Migration from North Africa: A land of opportunity for Africa, an uninvited guest to Europe

CONF 340 / Myungjin Choi / November 5, 2019


Migration is one of the most popular movement that has been widespread around the world. There are many different reasons for the migration such as to find work, education, avoid politics and culture. Particularly in Africa, there are massive population movements; displaced people and labor migrants across national boundaries from the African continent to the Europe caused by poverty, violent conflict and environmental stress. However, many European countries are not willing to allow the African migrant and immigrant workers to join their countries who are mostly the poor people attempting to improve their lives. They think that African migration causes negative influence to the international and capitalist development in Europe. On the other hand, some European historian think that African migration can be beneficial to the Europe that labor exporting movement can improve the economic changes. Under the UN Development Programme (UNDP) report, interviewing 1970 migrants from 39 African countries in 13 European nations, many African migrants did not move to Europe for the job; instead they wanted to earn better lives from the developed countries because they did not have enough food, water, shelter, medicine and education.


The large scale African migration started around 200,000 years ago due to the technological innovations that caused the increase of population and their expansion to the urban areas. For example, 15,000 years ago in Egypt and Sudan, with their development of cultivation using the way of mechanized farming, damaged environment by reducing arable soil and causing desertification to spread. Climate changes also have been cause for migration that drought has forced inhabitants to leave many locations throughout the continent because of their poor agriculture and water scarcity. After the end of WW2, some European countries were economically booming because that local workers could not fill the vacancies and labor reservoirs were limited. Therefore North-Western European governments headed to Africa to find solutions from the migrants. During the 15th century, the Portuguese first arrived on the West African coast for the slave trade and were soon followed by the Dutch, British and French. The slave trade rapidly developed European economies and commodities while destroying opportunities for economic and political development in Africa. Famous historian Walter Rodney viewed slave trade was beneficial to the European economy, saying that “Europe has developed by under developing Africa.” Furthermore, there has been a concept of migration in the past, but it is different from the current concept. While the number of migrants now increases due to the civil war, food and water shortages, in the past, Europeans forcibly took and colonized many slaves as they occupied Africa. Thus, if it was a forced migration in the past, it is now a trend to move first to find a better lives. Currently, many North African immigrants are crossing the Mediterranean Sea into Europe. And this issue is considered to be a very central issue among countries in the European Union, including Italy, France, Germany, Hungary and Malta, with different opinions on migration. While Italian officials think that North African Movement as economic migrants, many other EU states considered it as war refugees.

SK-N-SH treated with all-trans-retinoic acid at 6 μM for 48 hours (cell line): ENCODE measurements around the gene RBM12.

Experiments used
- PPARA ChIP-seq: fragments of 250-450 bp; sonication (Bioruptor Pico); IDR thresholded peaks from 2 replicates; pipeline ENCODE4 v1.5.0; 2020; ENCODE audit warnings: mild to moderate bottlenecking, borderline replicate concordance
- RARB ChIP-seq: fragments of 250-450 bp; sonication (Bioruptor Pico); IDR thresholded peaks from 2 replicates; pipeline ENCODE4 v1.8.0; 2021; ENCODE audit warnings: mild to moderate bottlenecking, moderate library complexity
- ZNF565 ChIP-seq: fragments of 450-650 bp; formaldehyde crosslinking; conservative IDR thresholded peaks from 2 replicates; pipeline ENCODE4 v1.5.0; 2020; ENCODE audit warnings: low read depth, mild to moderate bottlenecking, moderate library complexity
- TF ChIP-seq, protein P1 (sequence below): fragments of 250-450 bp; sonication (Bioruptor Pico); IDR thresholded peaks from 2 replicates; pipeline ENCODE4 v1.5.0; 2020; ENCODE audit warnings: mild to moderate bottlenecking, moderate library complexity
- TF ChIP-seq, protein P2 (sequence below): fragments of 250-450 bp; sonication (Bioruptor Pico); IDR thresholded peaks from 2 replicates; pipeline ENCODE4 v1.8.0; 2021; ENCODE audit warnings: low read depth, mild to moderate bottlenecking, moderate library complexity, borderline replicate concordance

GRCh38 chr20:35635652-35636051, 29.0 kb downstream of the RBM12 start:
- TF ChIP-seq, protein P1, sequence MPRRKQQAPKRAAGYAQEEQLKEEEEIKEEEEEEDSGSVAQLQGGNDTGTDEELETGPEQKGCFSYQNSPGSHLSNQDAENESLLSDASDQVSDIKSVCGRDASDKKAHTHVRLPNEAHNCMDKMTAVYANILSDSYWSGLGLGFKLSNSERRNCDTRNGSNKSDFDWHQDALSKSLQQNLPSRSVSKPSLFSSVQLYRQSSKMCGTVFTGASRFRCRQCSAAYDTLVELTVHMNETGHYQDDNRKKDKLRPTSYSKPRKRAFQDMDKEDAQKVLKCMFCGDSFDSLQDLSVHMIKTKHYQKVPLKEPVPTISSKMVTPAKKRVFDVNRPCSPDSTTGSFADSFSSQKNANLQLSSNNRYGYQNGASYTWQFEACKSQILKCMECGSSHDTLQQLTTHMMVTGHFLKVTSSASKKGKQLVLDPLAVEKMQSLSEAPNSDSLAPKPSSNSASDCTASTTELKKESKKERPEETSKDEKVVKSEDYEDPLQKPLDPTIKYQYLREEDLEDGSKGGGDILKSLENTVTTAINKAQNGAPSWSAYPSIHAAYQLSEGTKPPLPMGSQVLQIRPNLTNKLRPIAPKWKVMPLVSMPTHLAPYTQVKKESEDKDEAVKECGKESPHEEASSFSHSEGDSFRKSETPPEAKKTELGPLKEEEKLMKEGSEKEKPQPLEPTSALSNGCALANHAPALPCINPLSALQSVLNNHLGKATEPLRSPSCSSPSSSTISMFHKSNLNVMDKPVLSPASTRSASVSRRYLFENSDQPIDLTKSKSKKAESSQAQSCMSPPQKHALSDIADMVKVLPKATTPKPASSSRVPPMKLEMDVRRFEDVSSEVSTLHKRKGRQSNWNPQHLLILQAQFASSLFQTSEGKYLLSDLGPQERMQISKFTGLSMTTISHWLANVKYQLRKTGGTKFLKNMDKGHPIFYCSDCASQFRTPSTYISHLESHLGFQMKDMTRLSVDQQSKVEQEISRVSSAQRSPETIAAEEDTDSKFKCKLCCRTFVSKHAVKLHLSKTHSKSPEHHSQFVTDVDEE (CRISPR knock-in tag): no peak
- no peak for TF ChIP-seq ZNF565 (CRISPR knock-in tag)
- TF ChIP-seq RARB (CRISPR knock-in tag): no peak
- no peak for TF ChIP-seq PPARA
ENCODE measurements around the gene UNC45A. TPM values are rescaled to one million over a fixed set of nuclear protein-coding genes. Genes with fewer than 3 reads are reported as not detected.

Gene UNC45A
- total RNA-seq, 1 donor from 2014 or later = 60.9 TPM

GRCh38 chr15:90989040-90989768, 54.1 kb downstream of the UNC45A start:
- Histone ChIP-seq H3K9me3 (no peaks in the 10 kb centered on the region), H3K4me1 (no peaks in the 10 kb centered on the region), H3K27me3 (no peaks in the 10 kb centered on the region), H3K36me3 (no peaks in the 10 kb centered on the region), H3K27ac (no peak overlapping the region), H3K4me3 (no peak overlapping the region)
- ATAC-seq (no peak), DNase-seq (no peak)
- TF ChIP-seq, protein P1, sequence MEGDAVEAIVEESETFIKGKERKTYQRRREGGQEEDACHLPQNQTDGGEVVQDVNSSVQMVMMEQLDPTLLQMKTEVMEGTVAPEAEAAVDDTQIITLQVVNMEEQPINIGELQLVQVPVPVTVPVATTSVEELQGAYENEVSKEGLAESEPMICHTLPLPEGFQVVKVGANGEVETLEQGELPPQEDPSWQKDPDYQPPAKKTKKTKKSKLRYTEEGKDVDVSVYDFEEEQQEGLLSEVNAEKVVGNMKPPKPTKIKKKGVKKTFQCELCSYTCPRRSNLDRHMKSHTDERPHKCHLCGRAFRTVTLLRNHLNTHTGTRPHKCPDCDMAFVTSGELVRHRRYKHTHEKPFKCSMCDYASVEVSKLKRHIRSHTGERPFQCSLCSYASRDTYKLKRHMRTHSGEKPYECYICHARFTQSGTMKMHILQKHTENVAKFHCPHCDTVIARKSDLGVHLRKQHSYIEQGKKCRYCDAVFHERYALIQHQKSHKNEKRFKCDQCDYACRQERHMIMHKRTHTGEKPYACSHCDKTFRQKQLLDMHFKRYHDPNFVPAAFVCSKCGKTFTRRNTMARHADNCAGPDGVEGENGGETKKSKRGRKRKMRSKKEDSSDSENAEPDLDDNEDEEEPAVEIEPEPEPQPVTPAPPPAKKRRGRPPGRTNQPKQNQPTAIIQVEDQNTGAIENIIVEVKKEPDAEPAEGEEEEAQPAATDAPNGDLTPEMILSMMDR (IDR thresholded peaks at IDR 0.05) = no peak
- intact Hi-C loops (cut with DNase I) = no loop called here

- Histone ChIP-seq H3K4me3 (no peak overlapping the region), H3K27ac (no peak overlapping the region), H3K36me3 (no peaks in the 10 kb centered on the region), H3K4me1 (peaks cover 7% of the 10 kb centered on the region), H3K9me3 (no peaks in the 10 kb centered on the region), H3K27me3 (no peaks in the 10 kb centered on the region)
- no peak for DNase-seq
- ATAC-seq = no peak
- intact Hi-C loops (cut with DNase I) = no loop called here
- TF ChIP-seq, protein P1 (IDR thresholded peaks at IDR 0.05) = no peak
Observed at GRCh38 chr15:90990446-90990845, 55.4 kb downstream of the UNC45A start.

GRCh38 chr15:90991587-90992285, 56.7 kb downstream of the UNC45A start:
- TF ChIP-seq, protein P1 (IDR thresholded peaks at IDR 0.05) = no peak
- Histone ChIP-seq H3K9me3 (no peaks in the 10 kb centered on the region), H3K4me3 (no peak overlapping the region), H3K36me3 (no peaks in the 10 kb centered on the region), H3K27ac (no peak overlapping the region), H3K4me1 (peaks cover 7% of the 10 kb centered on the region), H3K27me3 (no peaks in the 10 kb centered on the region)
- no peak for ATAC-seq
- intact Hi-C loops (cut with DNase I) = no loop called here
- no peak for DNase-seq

Economic Migrants vs. War refugees

In July 2019, newly elected and re-elected members of European Union Parliament has reviewed EU’s foreign policy to find a compromise throughout the meeting, which includes the issue of irregular migration of North Africans to European borders. This meeting has been took place at the fortified coastal city of Birgu in Malta after Italy’s new coalition government agreed to open one of its ports to a second NGO boat carrying 182 migrants from North Africa. This has been the most complicated and sensitive issue faced by EU policymakers beside the Brexit. While some think that African migration was absolutely beneficial in the past from the labor opportunity and expanding market, in recent days, many EU members think that migration is limiting job opportunities to their national people, fleeing violence, economic decline, persecution and their sizes are expanding tremendously. On 2015, they said, “Europe is longer experiencing the migration crisis.” It is common that most African migrants coming to Europe are desperate people who suffer from poverty and warfare and they are most likely the refugees. They must be repatriated.

Thus, this migration issue has caused serious controversy between the countries in the European Union. Germany and France strongly opposed Italy’s acceptance of North African refugees and migration. Italy has issued temporary residency permits to migrants, stressing the importance of European and African solidarity. However, other European Union countries said that if they continue to accept migrants from Africa, more people will continue to come and damage the European people in economy and employment.  

Speaking at the annual Atreju’ meeting in the Italian capital Orban said: “if you are willing to repatriate immigrants, we will try to help with repatriation. Shared distribution, not. Shared repatriation would be very good.” Oppositions rejected the idea migration can lead to cultural enrichment, arguing integration fails and warned migration brings “public safety problems.”